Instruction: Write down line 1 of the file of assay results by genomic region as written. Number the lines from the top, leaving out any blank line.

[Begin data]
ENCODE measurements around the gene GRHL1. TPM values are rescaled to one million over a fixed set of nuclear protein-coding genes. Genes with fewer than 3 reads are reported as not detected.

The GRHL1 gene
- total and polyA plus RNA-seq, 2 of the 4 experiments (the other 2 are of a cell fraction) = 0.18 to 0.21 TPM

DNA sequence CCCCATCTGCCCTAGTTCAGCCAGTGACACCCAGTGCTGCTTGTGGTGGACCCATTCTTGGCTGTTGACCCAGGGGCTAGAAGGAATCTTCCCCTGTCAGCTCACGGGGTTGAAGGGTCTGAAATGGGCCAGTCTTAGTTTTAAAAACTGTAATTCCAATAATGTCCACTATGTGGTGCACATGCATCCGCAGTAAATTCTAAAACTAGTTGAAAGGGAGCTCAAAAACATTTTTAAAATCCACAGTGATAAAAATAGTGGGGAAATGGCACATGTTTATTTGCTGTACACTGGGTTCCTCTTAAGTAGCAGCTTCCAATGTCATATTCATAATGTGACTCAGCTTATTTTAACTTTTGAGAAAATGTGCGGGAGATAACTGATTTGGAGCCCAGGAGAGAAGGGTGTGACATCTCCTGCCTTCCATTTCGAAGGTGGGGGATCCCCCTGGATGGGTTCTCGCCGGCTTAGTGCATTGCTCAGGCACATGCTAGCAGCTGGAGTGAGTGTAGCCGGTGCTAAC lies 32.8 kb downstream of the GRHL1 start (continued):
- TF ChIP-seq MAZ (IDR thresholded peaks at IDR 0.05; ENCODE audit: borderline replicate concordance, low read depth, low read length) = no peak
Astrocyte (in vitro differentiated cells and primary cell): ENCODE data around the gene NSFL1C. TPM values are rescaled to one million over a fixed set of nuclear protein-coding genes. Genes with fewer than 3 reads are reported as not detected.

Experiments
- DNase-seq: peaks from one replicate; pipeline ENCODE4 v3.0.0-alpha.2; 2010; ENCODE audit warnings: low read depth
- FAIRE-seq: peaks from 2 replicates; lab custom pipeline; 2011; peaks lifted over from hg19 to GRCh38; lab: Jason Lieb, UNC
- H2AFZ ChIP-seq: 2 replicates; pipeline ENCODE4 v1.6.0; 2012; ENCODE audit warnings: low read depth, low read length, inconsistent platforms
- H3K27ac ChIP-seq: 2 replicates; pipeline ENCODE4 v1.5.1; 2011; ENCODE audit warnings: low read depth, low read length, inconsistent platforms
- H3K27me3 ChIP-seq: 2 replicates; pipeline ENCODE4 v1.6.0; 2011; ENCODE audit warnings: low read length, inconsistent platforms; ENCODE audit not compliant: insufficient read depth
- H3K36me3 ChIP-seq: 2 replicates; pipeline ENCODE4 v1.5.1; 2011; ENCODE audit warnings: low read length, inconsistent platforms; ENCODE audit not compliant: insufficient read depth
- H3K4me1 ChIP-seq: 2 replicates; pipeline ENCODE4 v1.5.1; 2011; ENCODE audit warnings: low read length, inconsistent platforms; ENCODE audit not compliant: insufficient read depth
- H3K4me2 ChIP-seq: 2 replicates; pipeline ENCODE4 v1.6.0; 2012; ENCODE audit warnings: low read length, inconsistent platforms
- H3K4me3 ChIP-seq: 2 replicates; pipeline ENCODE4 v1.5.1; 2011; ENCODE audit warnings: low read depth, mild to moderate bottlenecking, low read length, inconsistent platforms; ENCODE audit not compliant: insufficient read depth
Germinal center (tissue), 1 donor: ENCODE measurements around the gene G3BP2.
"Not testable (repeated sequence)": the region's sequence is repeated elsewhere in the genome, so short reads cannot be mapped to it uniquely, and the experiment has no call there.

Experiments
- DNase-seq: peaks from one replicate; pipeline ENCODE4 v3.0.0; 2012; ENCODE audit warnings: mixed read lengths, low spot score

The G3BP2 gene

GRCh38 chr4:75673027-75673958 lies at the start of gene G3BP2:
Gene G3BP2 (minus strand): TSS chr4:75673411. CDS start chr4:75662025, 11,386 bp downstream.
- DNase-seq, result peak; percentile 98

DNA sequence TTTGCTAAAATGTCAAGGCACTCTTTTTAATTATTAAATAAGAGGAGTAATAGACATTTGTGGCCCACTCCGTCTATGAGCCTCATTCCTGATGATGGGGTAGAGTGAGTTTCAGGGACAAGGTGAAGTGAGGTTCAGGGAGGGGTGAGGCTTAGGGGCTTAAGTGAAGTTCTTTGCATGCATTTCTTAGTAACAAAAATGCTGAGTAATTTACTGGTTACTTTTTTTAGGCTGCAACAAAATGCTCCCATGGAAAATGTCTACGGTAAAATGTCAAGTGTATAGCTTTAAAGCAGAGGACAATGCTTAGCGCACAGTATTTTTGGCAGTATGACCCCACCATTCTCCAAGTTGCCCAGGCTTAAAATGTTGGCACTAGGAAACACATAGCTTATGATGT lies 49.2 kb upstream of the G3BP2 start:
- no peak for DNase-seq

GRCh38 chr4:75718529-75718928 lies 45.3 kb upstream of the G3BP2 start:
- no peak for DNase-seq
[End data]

ENCODE measurements around the gene GRHL1. TPM values are rescaled to one million over a fixed set of nuclear protein-coding genes. Genes with fewer than 3 reads are reported as not detected.